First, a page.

A joint collaboration between the National Cancer Control Programme (NCCP) and the Irish College of General Practitioners (ICGP), the new system is already in use with over 4 000 patients referred into breast, prostate and lung rapid access services in the designated cancer centres in 2011 through the electronic process.
The electronic system establishes a direct online link between each GP practice and the designated cancer centre. The swiftness of the process means the GP does not have any paperwork to complete, post or fax. The entire process is carried out online with the patient present. With an automated receipt facility, the GP knows for certain that the referral has been received and that their patient will be offered an appointment within the appropriate timeframe. It clearly reduces the risk of communication difficulties or issues and eliminates an element of cost.
Overall, it allows for a streamlining of the cancer referral process. It provides for greater efficiency in providing rapid access for patients - especially for those urgent patients being seen within two weeks of referral. As a result it allows for a greater number of patients being diagnosed at an early stage and maximises the potential for cure.
There are currently just over 2 800 GPs in Ireland, working in 1 300 practices. Over eighty per cent of general practices are currently computerised with access to a GP management system. The NCCP set out to develop an online referral system that would be available in all computerised practices.
The groups involved with the NCCP in this project were:
- The Irish College of General Practitioners
- The National Healthlink Project
- The Health Service Executive ICT Directorate
- The General Practice Information Technology (GPIT) group (Part of the ICGP)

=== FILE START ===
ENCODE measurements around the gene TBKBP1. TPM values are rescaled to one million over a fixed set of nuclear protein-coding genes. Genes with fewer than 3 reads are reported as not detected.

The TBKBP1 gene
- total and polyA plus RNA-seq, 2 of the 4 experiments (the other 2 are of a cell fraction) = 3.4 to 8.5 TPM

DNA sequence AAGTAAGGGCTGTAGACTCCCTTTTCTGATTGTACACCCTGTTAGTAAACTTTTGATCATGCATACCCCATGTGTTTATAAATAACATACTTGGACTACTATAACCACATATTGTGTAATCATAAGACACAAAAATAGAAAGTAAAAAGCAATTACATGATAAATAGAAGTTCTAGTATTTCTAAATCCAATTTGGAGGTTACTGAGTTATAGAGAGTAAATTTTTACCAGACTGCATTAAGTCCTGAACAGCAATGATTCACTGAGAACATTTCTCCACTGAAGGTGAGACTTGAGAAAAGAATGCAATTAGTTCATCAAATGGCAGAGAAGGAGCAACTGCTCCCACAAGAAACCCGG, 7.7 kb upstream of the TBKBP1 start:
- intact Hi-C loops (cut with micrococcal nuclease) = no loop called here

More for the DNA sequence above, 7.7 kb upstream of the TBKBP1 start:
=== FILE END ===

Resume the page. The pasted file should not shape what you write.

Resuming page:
The project was delivered in two phases - the first involved the development of site specific cancer referral forms via Healthlink (which provides an electronic messaging service to GPs in over 900 practices). Referral guidelines and forms already developed were adapted for online use by Healthlink. Phase two involved the development of direct referral to the cancer services via the four ICGP accredited GP practice management software systems.
Having started with breast cancer referrals, the NCCP subsequently moved to make prostate and lung cancer referrals available online. By the end of 2011, approximately 10 % of all referrals were being carried out online. Within the twelve month period from January to December 2011, over 4 000 referrals nationally in breast, prostate and lung cancer had been completed online.
Speaking at the launch of the system, Mr Kieran Ryan CEO of the Irish College of General Practitioners said: "In 2007, the ICGP outlined barriers for GP in relation to early detection of cancers. Among these included issues such as long waiting lists and lack of direct access to hospital diagnostics and investigations and communications difficulties with referrals to hospitals. The roll out of the electronic cancer referral system has been a huge success for patients. We have seen the number of referrals and practices using the electronic referrals grow month after month. We now have high quality and faster access to information and given that the majority of GP practices in Ireland are computerised. The advantages of using electronic cancer referrals are accessible to all."
Over the coming twelve months, the NCCP has set a target of having 20 % of all breast, prostate and lung referrals achieved electronically. The NCCP is also continuing to develop guidelines and referral forms for more cancer types and as these are completed, they will be added to the range available online.
(*) TD stands for Teachta Dála, a member of Dáil Éireann, the lower chamber of the Parliament of the Republic of Ireland.